I don’t know this for certain, because I have been clubbing a grand total of once, but according to Vicky, all white people and especially white girls get a lot of attention at clubs. The one time that I went, I did have an admirer within approximately 0.2s of hitting the dance floor and I wasn’t the only one. I was told before I came out to China that the Chinese men want a white girlfriend, and when we arrived, Charlie was told that all the Chinese girls want a white boyfriend, so I would not be surprised that white girls do get attention at clubs, if only for the men to get bragging rights on scoring a white girl, misogynistic as that could be seen.
Speaking of misogyny, sexism in general is pretty rife as far as I can see, although sometimes it works out in the women’s favour. Every train on the Metro has a women’s priority carriage, where men can board but it’s what it says on the tin, priority for women. Large car parks for malls have women first parking areas, that are painted pink, and very well-lit and are closer to the entrance to the mall, so that the women don’t have to walk as far in the darker and statistically dangerous lots. After 1am in clubs, women get free drinks (although I’m no totally sure this is a beneficial thing if I’m being honest) while men still have to pay for theirs.
The other side of this sexism is more perfidious and one that hasn’t completely disappeared in Western countries either. In my KC class, whenever it’s someone’s birthday, they all bring in gifts for the rest of the kids, which is very sweet, and the girls all get pink toys or girl-centric toys (little make-up bags) while the boys get blue toys and Rubik’s cubes. When extra-curricular activities are advertised, the girls get taken into one room for the ballet demonstration while the boys go into another for a Kung-Fu display. Girls do girl things and boys do boy things, and while there is a little bit of crossover (3 girls of around 25 do Kung-Fu with the boys) they mostly have to stay to their lanes. And when I tried to put some of my KA boys’ hair into top knots, they all protested it. Only Max finally consented, and then Sunny, his teacher, told me she thought he was a girl. He liked it though and I thought it looked awesome. He went home with his hair up and I will never see that hair bobble again. I’m not too fussed though if it helped to overcome sexist stereotypes.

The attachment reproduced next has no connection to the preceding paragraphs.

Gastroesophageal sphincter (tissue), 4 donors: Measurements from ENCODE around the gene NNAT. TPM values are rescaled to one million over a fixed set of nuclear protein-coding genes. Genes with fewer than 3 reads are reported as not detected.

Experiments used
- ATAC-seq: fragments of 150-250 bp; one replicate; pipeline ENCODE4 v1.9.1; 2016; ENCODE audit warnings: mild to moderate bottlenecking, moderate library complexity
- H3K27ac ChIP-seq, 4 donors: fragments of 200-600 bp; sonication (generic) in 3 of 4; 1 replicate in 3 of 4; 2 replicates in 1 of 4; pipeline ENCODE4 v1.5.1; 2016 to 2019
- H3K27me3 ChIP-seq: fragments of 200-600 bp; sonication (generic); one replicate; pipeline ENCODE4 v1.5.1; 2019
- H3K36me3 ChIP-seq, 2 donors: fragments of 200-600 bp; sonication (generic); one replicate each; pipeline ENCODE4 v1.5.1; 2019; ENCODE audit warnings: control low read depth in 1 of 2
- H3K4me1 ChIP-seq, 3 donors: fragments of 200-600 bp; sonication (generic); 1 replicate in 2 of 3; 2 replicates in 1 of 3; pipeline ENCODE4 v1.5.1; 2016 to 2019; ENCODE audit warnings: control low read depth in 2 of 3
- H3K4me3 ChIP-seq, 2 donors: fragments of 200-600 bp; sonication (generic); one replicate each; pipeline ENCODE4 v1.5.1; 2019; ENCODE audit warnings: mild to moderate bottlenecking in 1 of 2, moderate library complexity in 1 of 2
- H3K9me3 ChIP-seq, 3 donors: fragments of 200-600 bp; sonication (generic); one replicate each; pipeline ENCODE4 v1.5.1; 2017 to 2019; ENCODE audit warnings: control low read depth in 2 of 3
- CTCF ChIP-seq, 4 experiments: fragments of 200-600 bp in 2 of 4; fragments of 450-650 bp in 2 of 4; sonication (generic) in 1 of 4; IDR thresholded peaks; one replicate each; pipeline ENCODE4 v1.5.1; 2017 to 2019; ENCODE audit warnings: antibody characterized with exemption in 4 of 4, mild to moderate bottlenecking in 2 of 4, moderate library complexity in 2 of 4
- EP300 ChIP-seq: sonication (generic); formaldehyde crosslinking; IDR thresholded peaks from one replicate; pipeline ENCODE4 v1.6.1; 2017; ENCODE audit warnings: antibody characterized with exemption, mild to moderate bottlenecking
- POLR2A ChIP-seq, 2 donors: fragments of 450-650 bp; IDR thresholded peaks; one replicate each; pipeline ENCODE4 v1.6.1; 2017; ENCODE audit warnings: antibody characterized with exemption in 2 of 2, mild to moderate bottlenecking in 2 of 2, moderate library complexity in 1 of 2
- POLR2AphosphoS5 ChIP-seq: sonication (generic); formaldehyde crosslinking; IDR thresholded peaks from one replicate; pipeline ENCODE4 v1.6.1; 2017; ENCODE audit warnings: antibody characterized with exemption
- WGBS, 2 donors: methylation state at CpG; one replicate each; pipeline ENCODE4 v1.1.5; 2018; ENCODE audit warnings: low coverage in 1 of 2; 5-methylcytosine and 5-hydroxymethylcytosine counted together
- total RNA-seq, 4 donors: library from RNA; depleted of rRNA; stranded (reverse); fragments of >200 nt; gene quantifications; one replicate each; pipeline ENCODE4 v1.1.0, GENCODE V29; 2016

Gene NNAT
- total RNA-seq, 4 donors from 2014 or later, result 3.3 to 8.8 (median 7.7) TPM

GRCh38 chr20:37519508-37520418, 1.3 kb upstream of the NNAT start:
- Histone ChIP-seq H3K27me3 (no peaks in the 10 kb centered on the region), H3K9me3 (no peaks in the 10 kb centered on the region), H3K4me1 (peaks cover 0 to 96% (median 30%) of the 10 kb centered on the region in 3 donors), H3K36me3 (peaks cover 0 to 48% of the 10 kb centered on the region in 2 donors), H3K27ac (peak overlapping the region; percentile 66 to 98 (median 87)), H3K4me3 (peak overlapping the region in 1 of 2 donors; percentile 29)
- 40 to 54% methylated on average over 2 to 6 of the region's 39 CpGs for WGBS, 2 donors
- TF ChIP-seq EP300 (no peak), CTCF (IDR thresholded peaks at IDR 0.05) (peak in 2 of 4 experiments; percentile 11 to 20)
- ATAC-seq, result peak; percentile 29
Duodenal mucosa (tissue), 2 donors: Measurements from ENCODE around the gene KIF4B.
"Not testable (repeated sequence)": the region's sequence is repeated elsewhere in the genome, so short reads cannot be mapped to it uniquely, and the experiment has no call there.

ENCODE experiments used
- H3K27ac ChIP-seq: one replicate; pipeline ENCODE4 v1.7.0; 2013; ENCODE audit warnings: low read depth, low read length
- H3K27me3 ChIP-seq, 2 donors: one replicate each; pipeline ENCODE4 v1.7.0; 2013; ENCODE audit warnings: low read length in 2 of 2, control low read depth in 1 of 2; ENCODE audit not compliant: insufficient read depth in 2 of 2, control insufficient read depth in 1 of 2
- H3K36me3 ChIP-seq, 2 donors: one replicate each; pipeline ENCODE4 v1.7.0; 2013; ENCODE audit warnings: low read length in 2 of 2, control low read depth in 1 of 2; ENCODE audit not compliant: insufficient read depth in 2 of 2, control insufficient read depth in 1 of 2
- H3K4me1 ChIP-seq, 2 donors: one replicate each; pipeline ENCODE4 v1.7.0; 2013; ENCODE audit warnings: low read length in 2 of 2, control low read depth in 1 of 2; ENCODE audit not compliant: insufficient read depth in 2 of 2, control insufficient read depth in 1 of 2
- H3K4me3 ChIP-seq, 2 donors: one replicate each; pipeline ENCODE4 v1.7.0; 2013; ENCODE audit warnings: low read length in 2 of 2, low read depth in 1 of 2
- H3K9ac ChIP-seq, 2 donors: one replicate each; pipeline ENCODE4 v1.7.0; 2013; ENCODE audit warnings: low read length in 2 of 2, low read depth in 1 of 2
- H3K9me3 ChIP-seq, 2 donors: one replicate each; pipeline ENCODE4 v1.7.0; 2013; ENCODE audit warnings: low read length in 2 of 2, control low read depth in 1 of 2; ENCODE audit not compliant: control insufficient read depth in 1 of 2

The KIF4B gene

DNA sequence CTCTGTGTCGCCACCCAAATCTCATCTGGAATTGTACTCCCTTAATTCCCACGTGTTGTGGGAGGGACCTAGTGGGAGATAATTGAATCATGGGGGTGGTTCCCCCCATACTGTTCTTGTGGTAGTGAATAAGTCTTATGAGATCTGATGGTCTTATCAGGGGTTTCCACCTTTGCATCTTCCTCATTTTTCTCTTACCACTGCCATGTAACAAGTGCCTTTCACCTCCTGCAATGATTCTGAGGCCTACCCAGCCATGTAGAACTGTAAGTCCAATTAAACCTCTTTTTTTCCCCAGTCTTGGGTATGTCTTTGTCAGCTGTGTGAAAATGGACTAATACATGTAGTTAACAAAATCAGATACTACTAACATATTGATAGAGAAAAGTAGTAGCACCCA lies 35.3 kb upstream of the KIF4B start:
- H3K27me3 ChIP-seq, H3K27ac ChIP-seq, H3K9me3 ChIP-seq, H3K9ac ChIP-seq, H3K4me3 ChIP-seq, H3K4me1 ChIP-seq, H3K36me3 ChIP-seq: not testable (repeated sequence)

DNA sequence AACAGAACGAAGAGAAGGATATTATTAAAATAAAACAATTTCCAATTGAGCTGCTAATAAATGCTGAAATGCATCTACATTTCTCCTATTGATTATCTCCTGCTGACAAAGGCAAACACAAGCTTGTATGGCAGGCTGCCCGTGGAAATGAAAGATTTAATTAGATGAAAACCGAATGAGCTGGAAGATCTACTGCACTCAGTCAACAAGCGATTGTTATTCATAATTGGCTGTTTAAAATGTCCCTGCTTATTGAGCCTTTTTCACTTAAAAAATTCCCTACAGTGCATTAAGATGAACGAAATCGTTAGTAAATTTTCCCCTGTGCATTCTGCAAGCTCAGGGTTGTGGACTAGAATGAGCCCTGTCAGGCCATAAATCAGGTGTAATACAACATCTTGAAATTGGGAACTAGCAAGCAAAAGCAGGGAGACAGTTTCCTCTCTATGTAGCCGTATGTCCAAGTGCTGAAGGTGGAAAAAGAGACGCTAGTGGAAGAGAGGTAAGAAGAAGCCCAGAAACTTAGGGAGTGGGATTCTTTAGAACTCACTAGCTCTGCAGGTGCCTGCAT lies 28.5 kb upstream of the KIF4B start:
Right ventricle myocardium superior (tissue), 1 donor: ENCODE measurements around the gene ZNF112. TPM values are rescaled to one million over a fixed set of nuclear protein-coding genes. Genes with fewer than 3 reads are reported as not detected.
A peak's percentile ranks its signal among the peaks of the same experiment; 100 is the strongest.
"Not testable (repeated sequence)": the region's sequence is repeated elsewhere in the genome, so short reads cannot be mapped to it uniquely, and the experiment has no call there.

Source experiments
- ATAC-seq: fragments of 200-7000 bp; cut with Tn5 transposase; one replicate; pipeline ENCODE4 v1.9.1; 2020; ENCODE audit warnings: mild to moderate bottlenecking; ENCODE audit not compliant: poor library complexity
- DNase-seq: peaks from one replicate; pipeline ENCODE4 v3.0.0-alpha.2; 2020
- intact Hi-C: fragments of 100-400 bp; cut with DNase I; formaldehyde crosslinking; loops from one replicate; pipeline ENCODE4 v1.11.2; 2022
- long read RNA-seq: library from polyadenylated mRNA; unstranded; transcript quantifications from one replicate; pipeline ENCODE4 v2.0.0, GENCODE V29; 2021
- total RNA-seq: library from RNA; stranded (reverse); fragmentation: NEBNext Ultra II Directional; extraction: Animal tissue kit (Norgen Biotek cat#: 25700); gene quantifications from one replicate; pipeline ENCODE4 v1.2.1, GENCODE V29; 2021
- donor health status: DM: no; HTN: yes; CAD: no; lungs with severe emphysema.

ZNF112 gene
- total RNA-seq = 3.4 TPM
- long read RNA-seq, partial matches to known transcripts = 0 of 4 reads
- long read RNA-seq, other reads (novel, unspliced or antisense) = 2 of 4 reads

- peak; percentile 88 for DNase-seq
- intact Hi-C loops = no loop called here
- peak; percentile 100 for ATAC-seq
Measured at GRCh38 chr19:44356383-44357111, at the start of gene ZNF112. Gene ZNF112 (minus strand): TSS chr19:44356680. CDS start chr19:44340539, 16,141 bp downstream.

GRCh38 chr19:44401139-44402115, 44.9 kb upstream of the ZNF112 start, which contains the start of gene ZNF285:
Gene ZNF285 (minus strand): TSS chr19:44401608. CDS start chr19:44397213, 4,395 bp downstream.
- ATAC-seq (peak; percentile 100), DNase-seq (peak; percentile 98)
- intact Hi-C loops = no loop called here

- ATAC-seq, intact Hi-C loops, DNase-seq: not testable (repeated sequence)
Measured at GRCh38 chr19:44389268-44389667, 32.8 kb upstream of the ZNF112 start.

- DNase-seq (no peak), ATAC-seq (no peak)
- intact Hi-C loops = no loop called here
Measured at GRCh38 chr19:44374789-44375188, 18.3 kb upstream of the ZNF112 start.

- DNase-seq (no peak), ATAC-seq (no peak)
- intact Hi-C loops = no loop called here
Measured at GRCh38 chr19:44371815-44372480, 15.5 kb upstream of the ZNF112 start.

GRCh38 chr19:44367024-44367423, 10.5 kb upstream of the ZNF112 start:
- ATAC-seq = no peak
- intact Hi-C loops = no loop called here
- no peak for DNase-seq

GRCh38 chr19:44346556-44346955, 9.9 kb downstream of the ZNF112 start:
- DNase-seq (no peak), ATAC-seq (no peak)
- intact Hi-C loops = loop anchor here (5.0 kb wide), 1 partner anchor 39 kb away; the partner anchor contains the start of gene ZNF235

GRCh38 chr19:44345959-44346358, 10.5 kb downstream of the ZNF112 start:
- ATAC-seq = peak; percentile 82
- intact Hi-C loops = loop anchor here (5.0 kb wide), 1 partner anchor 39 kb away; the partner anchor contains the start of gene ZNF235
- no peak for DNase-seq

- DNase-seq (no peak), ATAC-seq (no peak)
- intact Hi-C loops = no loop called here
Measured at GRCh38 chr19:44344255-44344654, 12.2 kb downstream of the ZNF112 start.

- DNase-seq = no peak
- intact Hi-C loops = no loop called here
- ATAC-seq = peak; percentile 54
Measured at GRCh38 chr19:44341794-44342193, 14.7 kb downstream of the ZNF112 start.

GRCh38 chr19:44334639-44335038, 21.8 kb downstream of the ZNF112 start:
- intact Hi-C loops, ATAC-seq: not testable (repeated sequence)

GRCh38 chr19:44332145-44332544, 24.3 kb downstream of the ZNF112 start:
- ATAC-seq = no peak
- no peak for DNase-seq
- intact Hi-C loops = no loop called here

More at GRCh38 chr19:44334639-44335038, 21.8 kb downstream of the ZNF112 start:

The other teachers, and especially the head of the school still have a sexism problem, too. Despite the fact that Lucy and I are the teachers for the graduating KA class this semester, the boys are the ones who read their names as each child comes on stage to pick up their little Kindergarten diploma and got the picture with the staff, while we got to organise the kids backstage and get little to no recognition for our efforts this term in teaching the children English. The boys every week record the English sentences, rather than all of us taking turns. And so on. I’m mostly resigned to it now, but that doesn’t mean it doesn’t still rankle.
So there we have it. My view on my position in China as a white woman. It’s a part of my life and the culture here and there’s not a lot I can do about it. So have another picture of a turtle instead.